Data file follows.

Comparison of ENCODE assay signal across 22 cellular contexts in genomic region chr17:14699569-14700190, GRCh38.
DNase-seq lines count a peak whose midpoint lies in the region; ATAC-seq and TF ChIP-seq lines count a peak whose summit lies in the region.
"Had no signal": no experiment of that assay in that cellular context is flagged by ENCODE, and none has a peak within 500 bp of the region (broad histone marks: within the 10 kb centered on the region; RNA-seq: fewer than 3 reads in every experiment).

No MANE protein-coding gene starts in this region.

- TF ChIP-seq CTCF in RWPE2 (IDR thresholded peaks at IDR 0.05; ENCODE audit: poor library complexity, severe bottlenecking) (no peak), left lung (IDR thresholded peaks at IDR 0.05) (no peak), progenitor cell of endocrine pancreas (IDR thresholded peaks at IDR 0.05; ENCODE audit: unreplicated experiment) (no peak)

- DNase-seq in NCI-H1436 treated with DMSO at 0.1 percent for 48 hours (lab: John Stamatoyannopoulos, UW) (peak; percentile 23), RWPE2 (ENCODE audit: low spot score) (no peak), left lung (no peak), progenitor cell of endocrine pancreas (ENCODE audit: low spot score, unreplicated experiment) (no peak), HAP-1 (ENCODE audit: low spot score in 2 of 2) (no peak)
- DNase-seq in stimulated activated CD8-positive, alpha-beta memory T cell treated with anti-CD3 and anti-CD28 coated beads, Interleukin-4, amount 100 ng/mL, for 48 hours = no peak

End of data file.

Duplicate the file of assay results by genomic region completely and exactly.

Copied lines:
Comparison of ENCODE assay signal across 22 cellular contexts in genomic region chr17:14699569-14700190, GRCh38.
DNase-seq lines count a peak whose midpoint lies in the region; ATAC-seq and TF ChIP-seq lines count a peak whose summit lies in the region.
"Had no signal": no experiment of that assay in that cellular context is flagged by ENCODE, and none has a peak within 500 bp of the region (broad histone marks: within the 10 kb centered on the region; RNA-seq: fewer than 3 reads in every experiment).

No MANE protein-coding gene starts in this region.

- TF ChIP-seq CTCF in RWPE2 (IDR thresholded peaks at IDR 0.05; ENCODE audit: poor library complexity, severe bottlenecking) (no peak), left lung (IDR thresholded peaks at IDR 0.05) (no peak), progenitor cell of endocrine pancreas (IDR thresholded peaks at IDR 0.05; ENCODE audit: unreplicated experiment) (no peak)

- DNase-seq in NCI-H1436 treated with DMSO at 0.1 percent for 48 hours (lab: John Stamatoyannopoulos, UW) (peak; percentile 23), RWPE2 (ENCODE audit: low spot score) (no peak), left lung (no peak), progenitor cell of endocrine pancreas (ENCODE audit: low spot score, unreplicated experiment) (no peak), HAP-1 (ENCODE audit: low spot score in 2 of 2) (no peak)
- DNase-seq in stimulated activated CD8-positive, alpha-beta memory T cell treated with anti-CD3 and anti-CD28 coated beads, Interleukin-4, amount 100 ng/mL, for 48 hours = no peak